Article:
Year in Review
By Dotti Farrington
In some ways, 2005 was similar to 2004 for town government: it did not resolve the problem of a much-needed public works barn; and it spent much time looking for a new town administrator.
At this year’s end, the town is ready to welcome a new administrator. Bruce Keiser, the director of administrative services for the town of South Kingstown since September 1989 and a career government employee in Rhode Island since 1978, will become the town administrator of Jamestown, effective Jan. 16.
To barn or
not to barn
The status of the highway barn, however, remains murky. It has been mired in debate, sometimes through disrespectful words from individuals on both sides of any proposed solution.
In April, momentary hoopla broke out in the Town Council’s audience, including cheers of “All right! All right!” when the councilors approved the former landfill on North Main Road for the new highway barn site, with a projected cost of $1.1 million. The decision happened after more than two decades of dawdling and contention about where to put the barn.
Mark Haddad, who served as town administrator for only six months before taking a job in the private sector, and Michael Gray, town engineer and deputy public works director, brought in the barn plans for the landfill with a revised scheme about location within the site. The barn would be set near the front entrance to the existing town transfer station at the former town landfill. The 12,000-square-foot barn, with doors to its nine bays, would face the road.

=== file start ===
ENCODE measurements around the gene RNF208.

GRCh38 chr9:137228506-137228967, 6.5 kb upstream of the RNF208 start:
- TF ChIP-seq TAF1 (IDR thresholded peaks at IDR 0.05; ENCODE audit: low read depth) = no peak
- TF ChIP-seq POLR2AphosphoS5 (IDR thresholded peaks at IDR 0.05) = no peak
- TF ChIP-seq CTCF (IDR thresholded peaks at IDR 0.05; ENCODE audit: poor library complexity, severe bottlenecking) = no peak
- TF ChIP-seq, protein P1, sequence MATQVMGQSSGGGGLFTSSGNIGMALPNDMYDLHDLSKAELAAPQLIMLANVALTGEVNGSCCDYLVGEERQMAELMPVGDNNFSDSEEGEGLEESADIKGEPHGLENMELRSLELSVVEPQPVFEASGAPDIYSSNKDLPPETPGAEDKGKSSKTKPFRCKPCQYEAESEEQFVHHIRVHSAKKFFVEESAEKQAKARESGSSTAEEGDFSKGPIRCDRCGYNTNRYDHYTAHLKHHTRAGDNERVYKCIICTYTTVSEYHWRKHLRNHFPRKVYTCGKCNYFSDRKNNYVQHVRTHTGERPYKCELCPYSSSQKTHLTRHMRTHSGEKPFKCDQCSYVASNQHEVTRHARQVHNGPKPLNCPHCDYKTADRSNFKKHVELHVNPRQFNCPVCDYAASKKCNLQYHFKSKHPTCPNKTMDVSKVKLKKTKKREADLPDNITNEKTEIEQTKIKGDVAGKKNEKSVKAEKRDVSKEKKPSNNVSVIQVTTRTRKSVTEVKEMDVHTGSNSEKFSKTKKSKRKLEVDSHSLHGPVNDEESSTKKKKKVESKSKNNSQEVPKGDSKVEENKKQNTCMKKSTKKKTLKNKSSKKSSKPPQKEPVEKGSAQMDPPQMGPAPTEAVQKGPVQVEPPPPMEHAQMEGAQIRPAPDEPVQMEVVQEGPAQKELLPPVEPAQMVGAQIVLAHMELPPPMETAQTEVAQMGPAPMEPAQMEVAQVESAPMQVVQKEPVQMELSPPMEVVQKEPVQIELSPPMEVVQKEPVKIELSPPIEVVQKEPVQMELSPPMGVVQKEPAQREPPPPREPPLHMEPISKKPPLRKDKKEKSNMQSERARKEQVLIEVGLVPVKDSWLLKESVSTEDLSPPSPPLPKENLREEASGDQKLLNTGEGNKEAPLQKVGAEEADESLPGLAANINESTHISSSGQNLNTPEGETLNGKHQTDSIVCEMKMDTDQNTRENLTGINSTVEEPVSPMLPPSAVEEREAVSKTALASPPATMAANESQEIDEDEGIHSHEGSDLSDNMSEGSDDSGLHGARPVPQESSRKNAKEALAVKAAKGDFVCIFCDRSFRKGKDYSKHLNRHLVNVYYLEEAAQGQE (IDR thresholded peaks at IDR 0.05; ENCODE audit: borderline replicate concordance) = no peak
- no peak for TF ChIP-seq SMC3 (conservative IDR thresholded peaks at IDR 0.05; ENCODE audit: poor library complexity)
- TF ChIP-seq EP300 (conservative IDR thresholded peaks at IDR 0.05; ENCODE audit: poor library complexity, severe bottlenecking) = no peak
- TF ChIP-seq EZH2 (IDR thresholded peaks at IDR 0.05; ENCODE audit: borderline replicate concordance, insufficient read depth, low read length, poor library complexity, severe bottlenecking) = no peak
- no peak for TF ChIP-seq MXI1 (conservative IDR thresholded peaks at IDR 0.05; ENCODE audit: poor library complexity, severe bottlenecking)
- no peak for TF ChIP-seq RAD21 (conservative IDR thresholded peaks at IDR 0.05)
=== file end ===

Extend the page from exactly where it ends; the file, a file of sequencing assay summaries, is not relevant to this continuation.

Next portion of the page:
A site abutting the landfill was rejected after a fierce fight led by residents of the island’s north end, who feared well-water pollution if land in the landfill area was disturbed by construction. Next, voters rejected a barn at Taylor Point because of location or the more than $2 million estimated cost, or both reasons. The latest plan for the front end of the landfill is being fought by fewer north end residents, but as ferociously as ever.